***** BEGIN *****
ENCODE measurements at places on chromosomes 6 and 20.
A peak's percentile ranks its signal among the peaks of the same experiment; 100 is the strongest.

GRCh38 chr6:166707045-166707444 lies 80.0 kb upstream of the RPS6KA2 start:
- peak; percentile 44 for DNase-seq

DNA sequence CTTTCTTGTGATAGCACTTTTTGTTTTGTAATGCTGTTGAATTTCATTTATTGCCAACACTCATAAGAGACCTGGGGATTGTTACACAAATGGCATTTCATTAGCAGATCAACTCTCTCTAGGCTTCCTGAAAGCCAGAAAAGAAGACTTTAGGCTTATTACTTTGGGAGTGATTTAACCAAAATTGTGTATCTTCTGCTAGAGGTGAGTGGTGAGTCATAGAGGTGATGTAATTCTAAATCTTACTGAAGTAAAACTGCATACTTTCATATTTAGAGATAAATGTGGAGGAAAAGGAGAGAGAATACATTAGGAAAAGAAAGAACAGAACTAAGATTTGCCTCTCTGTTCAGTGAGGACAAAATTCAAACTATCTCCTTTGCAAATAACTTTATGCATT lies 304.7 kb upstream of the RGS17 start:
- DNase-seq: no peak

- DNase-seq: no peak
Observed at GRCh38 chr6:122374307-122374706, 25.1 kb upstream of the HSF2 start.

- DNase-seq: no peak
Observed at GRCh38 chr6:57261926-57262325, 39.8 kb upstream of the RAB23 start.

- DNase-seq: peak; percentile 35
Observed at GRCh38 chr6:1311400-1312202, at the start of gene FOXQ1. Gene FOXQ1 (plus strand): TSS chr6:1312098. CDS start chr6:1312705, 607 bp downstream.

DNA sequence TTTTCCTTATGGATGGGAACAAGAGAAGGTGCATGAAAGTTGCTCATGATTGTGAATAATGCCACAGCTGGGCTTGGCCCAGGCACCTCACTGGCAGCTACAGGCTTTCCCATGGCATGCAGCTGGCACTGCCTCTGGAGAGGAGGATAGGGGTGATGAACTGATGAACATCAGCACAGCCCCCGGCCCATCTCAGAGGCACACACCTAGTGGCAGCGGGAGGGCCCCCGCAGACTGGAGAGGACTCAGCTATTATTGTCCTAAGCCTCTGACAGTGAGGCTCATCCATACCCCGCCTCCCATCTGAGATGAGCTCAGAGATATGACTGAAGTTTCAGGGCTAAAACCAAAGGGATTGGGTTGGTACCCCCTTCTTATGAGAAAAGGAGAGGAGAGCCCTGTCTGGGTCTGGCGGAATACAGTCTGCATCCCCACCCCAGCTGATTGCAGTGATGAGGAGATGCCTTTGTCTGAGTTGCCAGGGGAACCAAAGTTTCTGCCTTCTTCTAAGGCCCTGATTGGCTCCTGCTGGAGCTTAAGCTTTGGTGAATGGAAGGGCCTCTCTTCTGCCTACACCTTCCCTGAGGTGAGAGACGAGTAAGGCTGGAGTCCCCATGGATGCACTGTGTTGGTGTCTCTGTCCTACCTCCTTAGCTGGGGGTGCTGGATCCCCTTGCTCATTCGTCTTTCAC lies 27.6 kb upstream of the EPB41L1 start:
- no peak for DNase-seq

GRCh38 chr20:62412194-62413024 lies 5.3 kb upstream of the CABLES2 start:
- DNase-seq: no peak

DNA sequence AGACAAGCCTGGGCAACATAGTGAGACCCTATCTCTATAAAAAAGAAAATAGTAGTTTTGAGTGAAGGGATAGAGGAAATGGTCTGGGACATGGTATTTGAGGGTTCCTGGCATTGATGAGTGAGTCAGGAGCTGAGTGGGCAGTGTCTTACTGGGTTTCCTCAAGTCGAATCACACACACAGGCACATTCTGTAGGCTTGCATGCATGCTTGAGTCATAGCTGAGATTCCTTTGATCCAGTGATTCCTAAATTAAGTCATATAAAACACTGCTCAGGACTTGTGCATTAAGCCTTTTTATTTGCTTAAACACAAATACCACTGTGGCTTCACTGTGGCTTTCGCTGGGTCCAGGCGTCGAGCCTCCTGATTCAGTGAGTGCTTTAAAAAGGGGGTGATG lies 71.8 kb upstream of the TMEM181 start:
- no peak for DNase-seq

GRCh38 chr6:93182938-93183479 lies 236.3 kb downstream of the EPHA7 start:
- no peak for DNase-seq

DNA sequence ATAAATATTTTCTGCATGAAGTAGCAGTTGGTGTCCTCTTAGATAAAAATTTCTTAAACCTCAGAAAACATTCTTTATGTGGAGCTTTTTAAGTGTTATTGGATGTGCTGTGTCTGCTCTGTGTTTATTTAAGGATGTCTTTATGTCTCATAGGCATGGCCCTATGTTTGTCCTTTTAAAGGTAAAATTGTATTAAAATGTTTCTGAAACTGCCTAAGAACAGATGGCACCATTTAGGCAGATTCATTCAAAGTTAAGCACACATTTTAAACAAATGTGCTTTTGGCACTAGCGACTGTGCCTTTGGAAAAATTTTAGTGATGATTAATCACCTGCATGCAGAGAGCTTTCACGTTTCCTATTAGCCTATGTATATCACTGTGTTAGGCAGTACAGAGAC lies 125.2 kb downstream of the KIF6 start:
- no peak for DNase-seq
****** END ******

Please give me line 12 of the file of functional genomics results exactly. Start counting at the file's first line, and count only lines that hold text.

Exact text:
Observed at GRCh38 chr6:1311400-1312202, at the start of gene FOXQ1. Gene FOXQ1 (plus strand): TSS chr6:1312098. CDS start chr6:1312705, 607 bp downstream.